Popular Culture, and
Nationalism in Mexico
1920 - 1950

Joy Elizabeth Hayes
The first Mexican radio station went on the air in 1923, in Mexico City. It was owned by Emilio Azcárraga, who later went on to dominate Mexican radio and television so that even now, after seventy years, his stations command 80% of the listeners and viewers in the country.

The main distinction between Mexican broadcasting and our own is that in the United States, at least up the Reagan years, there were a multitude of station owners and operators. Too --- at least in the early days --- the Mexican government operated it's own outlet, XFX, in Mexico City. For the ten or so years of its life, this station provided cultural outlet: music of the people, classical music, plays, dramas, and national speeches.

In addition, up to very recently, the federal government required that all stations present, once a week, The National Hour. Those of us who are fans of Mexican radio are familiar with this, for stations on the border, rented out to gringoes, broadcasting their usual terrible rock or American pop programs, would, suddenly at 8 PM on a Sunday evening, blossom into an hour of unintelligible gibberish, voices and martial music recorded, apparently, at the bottom of a barrel.

Ms. Hayes concentrates on several events which she feels are key to the growth of Mexican broadcasting and its national culture. One was the Law of Electric Communication from 1926 which stated that only Mexican nationals could own stations, that stations must broadcast government messages free of charge. Too, they were required, unless given permission, to broadcast only in Spanish, and, finally, political discourse was not permitted: stations could not be used to attack the established government "in any way." (The only exception to this latter came about when the Communist Party took over the microphone of XEW, the country's most powerful station, and broadcast a ten minutes speech in 1931 which attacked Yankee imperialism, defended the USSR, and blamed the repressive Calles dictatorship for the misery of Mexico's masses.)

For Ms. Hayes, the key elements of Mexican radio in the 1930s and 40s were the use of the airwaves, by President Cárdenas, to drum up national support for his expropriation of the American oil companies' refineries in 1938, and the existence of CIAA --- the U. S. Office of the Coordinator of Inter-American Affairs --- which bought time on Mexican radio for WWII propaganda. It was designed, according to its own documents,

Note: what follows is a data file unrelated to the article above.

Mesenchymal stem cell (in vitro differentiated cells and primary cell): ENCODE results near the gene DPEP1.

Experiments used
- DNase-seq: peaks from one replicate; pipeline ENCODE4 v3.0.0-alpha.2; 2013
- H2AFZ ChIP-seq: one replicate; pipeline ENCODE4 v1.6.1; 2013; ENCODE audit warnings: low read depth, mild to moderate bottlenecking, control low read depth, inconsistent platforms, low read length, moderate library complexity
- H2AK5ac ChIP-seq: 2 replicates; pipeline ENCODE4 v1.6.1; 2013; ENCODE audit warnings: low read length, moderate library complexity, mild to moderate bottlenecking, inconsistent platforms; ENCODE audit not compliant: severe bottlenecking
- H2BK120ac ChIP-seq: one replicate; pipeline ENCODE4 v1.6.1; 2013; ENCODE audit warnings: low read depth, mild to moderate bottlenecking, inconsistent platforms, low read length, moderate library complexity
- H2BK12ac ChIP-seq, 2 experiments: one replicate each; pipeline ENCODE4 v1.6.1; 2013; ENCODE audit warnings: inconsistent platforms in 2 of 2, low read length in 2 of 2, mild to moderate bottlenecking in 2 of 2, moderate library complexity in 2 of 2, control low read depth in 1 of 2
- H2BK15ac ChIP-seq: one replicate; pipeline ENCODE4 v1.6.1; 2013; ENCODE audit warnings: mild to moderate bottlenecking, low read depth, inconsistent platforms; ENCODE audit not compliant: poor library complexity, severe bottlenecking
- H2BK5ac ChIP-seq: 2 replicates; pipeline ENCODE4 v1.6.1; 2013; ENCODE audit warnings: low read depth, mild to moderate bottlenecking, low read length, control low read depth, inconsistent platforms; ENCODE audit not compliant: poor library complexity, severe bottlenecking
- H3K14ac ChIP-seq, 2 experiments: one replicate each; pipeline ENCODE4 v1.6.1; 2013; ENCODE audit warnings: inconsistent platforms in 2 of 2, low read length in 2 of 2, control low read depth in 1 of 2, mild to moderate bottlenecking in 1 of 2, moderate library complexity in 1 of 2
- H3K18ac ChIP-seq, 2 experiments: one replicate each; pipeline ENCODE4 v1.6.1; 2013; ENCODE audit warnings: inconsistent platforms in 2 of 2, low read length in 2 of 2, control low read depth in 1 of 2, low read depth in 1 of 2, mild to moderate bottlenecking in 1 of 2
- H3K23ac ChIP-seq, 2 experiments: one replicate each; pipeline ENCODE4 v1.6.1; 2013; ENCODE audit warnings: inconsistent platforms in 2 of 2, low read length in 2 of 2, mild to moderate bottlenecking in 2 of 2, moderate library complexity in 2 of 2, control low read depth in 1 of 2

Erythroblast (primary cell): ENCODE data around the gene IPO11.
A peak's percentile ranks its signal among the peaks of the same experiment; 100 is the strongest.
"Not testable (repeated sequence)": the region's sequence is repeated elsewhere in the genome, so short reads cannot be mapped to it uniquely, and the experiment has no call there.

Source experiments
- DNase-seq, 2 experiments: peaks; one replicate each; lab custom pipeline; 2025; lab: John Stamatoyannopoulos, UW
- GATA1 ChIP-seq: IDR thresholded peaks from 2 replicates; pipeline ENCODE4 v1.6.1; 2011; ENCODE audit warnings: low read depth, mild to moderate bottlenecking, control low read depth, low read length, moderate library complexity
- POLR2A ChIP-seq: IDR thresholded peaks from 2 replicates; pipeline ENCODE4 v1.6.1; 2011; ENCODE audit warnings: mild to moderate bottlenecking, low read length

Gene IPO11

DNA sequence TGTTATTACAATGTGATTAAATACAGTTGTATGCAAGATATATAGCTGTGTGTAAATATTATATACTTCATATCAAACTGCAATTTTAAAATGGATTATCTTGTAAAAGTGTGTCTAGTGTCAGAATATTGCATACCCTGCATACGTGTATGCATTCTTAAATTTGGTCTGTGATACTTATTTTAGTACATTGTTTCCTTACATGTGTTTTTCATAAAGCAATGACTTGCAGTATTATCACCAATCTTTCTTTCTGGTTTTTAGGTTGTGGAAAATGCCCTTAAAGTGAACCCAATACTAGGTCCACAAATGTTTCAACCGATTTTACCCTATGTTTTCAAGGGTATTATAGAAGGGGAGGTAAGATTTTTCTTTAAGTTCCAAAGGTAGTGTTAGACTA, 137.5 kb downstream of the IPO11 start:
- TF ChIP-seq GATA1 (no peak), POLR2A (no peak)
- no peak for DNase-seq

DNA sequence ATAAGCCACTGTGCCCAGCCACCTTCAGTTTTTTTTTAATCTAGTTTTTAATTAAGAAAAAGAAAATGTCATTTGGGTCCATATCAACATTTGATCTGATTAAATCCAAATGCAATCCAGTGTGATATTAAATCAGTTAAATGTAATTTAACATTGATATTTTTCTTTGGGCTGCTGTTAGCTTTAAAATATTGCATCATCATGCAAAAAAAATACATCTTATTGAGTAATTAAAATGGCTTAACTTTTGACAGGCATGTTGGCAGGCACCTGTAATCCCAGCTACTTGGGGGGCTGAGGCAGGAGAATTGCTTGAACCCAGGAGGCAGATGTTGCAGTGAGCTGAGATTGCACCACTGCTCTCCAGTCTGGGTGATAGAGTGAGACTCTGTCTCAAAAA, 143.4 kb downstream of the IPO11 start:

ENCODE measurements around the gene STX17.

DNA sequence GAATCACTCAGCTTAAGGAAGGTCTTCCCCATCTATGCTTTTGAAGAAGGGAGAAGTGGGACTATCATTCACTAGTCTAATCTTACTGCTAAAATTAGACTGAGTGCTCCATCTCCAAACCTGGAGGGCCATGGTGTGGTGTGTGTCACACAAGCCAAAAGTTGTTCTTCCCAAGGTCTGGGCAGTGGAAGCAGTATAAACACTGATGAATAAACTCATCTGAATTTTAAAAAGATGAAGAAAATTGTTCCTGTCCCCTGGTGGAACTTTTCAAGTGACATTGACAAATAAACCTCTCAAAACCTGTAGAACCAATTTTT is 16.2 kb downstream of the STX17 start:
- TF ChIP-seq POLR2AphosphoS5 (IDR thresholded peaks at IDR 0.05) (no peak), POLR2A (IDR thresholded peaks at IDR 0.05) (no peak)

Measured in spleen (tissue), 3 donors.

to use sound radio showmanship designed to create a flow of outstanding program attractions which would reveal the American nation as a powerful, personable, friendly, idealistic neighbor who is at war, and who will win the war.

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Mexican radio is pretty terrible --- but at least it is terrible in a different way than those stations broadcasting north of the border. For many of us, Mexico radio sounds more like American radio from back when we were kids, and (except for those ghastly stations which are rented by American programmers), tends to be fairly loose. Ms. Hayes claims that early on, it was decided to use music and spoken word that was specifically in the Mexican mold, not popular slop-over from the north.

Whatever changes we see in Mexican radio and television these days is probably a result of American's ability not only plumb deeply for treacle in our own culture, but to export this trash to all other countries of the world. However, to hear corny band music and off-key mariachi as we do on many Mexican stations means that the desire to destroy creativity and life, now an accomplished fact to the north, has a way to go before it invades that country.

If you doubt this, listen someday on Julio Presiado and "Su Banda Perla de Pacifico" (the Pearl of the Pacific.) All of the songs, especially the most popular, "Qué hacer por tí?" are as funky and out-of-tune as they come. Like most innocent but poor Mexicans, it would never be allowed to cross the border.

For those of us who care for Mexico and Mexicans, Ms. Hayes book is mildly interesting, but her more abstract passages, dealing with the ilk of modern theoreticians like Benedict Anderson, E. J. Hobsbawm and Terence Ranger on such subjects as "the disruptive forces of modernity," "Creole patriotism" and "order and hierarchy in...populist bourgeoise revolution" do leave some of us twiddling our fingers and feeling a bit restive and wanting to get back to the Pearl of the Pacific tootling on "Qué hacer por tí?" (What can I do for you?)

--- L W Milam

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